From ——— Taverne Demont Dhiver6
ALS: American Philosophical Society
Dunkirk 10th. march 1779.
I am honoured with your letter of the 28. ulto.7 by which I observe you desire to hear from the congress, before you grant my request, as I doubt not you shall have soon that satisfaction! I shall wait your pleisure, in hope you shall comply to my demand, since I gott a Cutter and a brig of 16 four pounders, ready to gett to sea, which I intend to give to some of your nationals to cruise together,—Inclos’d I transmitt you letters from them to which they beg you’ll honour them of an answer.8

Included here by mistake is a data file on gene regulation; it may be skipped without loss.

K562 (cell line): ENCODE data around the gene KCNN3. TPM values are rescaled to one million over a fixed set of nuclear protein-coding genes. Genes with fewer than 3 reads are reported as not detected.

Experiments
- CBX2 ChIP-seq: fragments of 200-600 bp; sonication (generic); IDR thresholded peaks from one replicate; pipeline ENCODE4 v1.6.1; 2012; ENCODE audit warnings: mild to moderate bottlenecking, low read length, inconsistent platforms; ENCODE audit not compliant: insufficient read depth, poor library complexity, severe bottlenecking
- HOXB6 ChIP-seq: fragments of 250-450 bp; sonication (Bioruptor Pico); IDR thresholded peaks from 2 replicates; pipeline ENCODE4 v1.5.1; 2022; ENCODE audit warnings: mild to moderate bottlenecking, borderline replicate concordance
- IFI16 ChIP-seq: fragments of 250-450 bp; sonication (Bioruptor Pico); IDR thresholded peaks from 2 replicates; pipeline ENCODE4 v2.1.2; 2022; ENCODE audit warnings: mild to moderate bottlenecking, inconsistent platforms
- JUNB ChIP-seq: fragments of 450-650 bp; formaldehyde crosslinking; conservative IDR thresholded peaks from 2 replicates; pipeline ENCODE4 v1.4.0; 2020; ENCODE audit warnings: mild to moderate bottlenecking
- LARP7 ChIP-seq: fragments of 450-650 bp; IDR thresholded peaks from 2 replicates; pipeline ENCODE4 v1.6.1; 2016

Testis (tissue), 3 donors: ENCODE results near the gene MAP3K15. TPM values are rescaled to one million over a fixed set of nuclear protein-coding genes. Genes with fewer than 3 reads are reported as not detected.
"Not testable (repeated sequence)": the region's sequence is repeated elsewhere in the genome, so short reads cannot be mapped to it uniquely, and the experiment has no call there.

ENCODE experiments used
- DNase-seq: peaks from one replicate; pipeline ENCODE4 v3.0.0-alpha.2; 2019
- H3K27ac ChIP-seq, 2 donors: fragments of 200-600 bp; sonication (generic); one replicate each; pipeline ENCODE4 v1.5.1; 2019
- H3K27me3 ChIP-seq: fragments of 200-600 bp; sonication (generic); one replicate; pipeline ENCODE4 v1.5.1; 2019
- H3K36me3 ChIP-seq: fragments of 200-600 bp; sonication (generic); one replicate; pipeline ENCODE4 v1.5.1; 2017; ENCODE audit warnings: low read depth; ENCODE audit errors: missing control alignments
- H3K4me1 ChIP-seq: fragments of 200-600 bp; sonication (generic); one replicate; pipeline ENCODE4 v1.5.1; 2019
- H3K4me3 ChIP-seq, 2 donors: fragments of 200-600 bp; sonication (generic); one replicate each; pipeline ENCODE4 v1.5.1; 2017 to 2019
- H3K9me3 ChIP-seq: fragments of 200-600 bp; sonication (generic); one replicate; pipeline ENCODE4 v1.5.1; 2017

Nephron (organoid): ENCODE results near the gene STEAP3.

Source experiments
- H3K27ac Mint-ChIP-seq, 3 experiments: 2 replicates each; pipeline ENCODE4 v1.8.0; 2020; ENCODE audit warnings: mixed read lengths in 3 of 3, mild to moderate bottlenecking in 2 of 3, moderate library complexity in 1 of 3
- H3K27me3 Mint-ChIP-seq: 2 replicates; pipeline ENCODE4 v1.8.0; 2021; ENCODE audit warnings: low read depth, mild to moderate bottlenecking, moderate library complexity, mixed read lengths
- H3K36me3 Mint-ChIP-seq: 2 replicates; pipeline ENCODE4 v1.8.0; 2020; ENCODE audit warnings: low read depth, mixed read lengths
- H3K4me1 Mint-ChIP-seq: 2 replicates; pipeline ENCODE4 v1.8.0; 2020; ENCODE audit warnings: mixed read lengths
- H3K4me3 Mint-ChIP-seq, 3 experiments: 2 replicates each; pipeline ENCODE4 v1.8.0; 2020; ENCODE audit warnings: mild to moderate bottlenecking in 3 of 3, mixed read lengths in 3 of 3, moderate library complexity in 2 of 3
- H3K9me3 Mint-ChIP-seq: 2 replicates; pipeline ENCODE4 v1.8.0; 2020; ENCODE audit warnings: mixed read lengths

I have the honor to be respectfully your most humble & Obedient Servant Mylord,
Taverne Demont Dhiver
Notation: Taverne de Mont Dhiver Dunkeque 10 march 1779.
6. A Dunkirk merchant, who planned to outfit a privateer for the American captain Stephen Marchant: XXVIII, 591. For Marchant see XXVIII, 471n.
7. Which denied BF had the authority to grant commissions to Marchant and his second-in-command, Jonathan Arnold: XXVIII, 628. William Bell Clark, in his Ben Franklin’s Privateers, pp. 16–17, speculates that BF was using this supposed lack of authority to avoid becoming involved in the privateering scheme.